Culinary creations: Tongue River Valley Community Center hosts kids culinary club | Local News


RANCHESTER — Tanya McCoy was worried about the state of her frosting.

As she smeared frosting onto 5-inch vanilla cakes in the Tongue River Valley Community Center’s gym Thursday, McCoy worried the cream cheese and powdered sugar frosting was too runny. 

“I think we can work with it,” Ada Elmore, one of McCoy’s five young pupils, said to calm McCoy’s concerns.

McCoy organizes TRVCC’s Kids Culinary Club, a four-week after-school program dedicated to teaching elementary school students basic kitchen skills and new recipes. The theme of TRVCC’s after-school club programming changes every three to four weeks, TRVCC Program Director Chad Aksamit said. After the culinary club ends next week, the programming will shift to art club. 

Although Thursday’s lesson focused on cake decorating, past lessons this session have featured homemade pizza and fruit salad with fresh cinnamon-sugar tortillas. Aksamit said he plans to teach knife skills and safe meat consumption with a chicken fajita recipe next week. 

TRVCC Assistant Director Lacie Schwend said the goal of the class is to get children comfortable in the kitchen. The class helps students learn to read recipes and measure ingredients while introducing new foods or from-scratch foods, like the homemade pizza dough and tortillas they made this session, Schwend said. During the culinary club’s fall session, students use fresh vegetables out of TRVCC’s garden, McCoy said.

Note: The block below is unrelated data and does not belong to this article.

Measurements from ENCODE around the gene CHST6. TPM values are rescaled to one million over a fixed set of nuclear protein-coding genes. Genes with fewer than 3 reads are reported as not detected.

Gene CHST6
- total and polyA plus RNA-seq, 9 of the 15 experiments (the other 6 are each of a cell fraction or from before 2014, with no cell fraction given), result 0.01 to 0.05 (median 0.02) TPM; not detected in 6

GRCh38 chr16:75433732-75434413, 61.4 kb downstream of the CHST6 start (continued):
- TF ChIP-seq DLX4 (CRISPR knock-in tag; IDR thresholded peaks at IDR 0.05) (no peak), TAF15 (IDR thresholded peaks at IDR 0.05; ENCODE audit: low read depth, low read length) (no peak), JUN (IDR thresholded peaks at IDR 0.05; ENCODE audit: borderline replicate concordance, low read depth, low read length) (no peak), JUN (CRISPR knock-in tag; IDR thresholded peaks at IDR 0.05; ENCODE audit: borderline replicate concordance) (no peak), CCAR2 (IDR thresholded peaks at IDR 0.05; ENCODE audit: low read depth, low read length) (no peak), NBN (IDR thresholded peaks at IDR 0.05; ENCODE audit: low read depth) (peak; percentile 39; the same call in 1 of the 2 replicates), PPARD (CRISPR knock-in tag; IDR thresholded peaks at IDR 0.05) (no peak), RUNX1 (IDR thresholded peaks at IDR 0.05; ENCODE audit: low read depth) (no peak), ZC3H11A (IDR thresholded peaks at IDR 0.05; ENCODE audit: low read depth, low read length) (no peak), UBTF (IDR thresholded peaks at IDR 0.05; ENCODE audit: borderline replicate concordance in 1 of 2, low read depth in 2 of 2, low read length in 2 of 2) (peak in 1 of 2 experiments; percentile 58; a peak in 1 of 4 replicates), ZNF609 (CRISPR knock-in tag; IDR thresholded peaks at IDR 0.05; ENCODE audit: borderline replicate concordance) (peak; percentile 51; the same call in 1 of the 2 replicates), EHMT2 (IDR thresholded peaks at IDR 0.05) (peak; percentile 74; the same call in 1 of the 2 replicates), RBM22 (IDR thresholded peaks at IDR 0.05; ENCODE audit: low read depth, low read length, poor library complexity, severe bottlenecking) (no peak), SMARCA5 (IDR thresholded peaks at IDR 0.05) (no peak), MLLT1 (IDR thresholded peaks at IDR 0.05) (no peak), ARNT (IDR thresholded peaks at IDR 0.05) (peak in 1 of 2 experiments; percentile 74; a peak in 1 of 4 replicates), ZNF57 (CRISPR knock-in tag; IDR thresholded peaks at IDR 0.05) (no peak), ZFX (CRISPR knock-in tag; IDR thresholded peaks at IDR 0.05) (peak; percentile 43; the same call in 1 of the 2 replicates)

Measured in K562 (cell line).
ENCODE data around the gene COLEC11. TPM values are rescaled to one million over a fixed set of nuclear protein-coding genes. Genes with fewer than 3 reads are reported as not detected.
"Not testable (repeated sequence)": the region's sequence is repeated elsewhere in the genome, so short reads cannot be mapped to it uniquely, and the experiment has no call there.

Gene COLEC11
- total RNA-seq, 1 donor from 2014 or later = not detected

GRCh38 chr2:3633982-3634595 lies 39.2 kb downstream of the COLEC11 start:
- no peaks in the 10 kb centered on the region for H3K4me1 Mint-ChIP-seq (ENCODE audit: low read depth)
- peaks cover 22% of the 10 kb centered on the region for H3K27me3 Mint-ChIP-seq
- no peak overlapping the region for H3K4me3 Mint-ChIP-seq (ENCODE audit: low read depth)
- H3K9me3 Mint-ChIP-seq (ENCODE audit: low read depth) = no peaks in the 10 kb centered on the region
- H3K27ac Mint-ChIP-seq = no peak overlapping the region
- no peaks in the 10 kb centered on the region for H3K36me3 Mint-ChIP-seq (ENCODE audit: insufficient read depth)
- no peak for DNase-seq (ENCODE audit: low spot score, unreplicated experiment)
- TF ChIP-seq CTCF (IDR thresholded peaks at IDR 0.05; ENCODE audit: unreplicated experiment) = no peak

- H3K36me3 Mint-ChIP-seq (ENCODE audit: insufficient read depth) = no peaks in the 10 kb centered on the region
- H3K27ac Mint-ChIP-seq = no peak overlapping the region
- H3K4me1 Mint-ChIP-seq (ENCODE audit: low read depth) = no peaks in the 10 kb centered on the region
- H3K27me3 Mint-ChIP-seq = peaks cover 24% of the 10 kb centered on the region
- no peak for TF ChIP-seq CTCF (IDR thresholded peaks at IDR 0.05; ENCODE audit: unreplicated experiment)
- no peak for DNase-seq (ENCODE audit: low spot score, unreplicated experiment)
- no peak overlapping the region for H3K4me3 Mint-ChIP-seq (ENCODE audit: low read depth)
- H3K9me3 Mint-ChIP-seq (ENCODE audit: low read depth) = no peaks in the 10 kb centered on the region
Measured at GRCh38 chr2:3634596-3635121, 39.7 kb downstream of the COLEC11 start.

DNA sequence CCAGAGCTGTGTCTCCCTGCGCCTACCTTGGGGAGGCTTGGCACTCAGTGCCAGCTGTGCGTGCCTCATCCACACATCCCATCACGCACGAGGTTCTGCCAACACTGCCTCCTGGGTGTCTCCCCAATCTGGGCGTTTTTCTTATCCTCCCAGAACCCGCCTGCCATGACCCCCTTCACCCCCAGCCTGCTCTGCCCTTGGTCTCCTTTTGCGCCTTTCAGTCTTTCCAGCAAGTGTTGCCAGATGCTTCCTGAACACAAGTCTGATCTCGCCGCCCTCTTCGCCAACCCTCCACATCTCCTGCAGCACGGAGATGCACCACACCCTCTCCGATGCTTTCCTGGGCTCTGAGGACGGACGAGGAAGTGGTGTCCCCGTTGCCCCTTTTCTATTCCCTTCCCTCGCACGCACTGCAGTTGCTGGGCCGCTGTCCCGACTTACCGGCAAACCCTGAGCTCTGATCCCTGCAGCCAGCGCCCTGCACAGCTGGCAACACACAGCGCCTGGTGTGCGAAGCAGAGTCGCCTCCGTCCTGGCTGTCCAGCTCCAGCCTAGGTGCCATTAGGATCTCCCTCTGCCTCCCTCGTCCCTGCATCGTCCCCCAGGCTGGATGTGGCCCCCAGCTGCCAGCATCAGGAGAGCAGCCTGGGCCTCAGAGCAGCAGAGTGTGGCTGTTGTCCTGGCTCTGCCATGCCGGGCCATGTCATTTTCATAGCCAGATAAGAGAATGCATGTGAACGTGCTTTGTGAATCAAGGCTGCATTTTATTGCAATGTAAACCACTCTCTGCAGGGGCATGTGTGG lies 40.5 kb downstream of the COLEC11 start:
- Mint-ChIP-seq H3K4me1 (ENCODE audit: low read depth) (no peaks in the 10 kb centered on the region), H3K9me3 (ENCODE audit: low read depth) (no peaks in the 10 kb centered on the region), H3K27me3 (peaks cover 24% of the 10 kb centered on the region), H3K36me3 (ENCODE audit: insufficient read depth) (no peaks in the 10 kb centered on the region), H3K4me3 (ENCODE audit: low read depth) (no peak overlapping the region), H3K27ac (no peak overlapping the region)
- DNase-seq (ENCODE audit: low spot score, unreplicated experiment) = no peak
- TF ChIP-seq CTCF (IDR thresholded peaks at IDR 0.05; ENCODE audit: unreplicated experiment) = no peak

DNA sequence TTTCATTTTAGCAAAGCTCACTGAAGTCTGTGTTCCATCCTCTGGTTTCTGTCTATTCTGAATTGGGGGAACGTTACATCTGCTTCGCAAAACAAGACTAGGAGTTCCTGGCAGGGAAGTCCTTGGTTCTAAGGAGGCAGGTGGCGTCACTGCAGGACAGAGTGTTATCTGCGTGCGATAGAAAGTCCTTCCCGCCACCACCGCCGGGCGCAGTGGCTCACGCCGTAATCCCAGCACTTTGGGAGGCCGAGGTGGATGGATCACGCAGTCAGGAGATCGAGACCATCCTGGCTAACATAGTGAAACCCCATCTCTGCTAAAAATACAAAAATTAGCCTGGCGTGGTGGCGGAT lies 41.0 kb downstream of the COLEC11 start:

Schwend explained the class fulfills TRVCC’s mission to offer members educational, social and cultural opportunities by offering young students a dedicated time to learn kitchen skills while having fun. 

“Sometimes when you’re making dinner with mom and dad, they’re in a hurry…[This is] a focused time period where everyone gets to make their own food and no one is in a rush,” Schwend said. 

During Thursday’s lesson, students practiced their cake decorating skills with careful piping — despite McCoy’s concerns, the frosting was thick enough to pipe onto the cakes without much trouble. After learning to level each layer, students constructed their individual two-layer cakes with plain white frosting. 

Then, students dripped food coloring into their frosting to add embellishments. Addison Farnsworth added blue food coloring to her frosting to match the color of the sky. Meghan Hansen piped a bright red smiley face to the top of her cake while Christlynn Barron decorated hers with purple stars. Inspired by spring, Katie Barron piped green frosting and yellow polka dots. 

Meanwhile, two middle school mentors, Piper Walter and Alieyah Morrison, circulated throughout the gym, offering the younger students guidance and helping to pipe the occasional frosting rosette. 

During their two-week shifts, the middle school mentors spend every afternoon at the community center helping younger students with homework, reading and — when necessary — baking, Morrison said.

Their reason for volunteering with the culinary club and other TRVCC programming is simple: “It’s fun to help out kids,” Walter said. 

By the end of Thursday’s culinary club, six cakes sat decorated in the TRVCC gym. As McCoy washed her students’ piping bags and spatulas — all of the students were permitted to take the decorating tools home with them — students munched on leftover cake scraps, cupcakes and frosting. 

“Do you know what the last [step] of baking is? Eating.” Farnsworth said.


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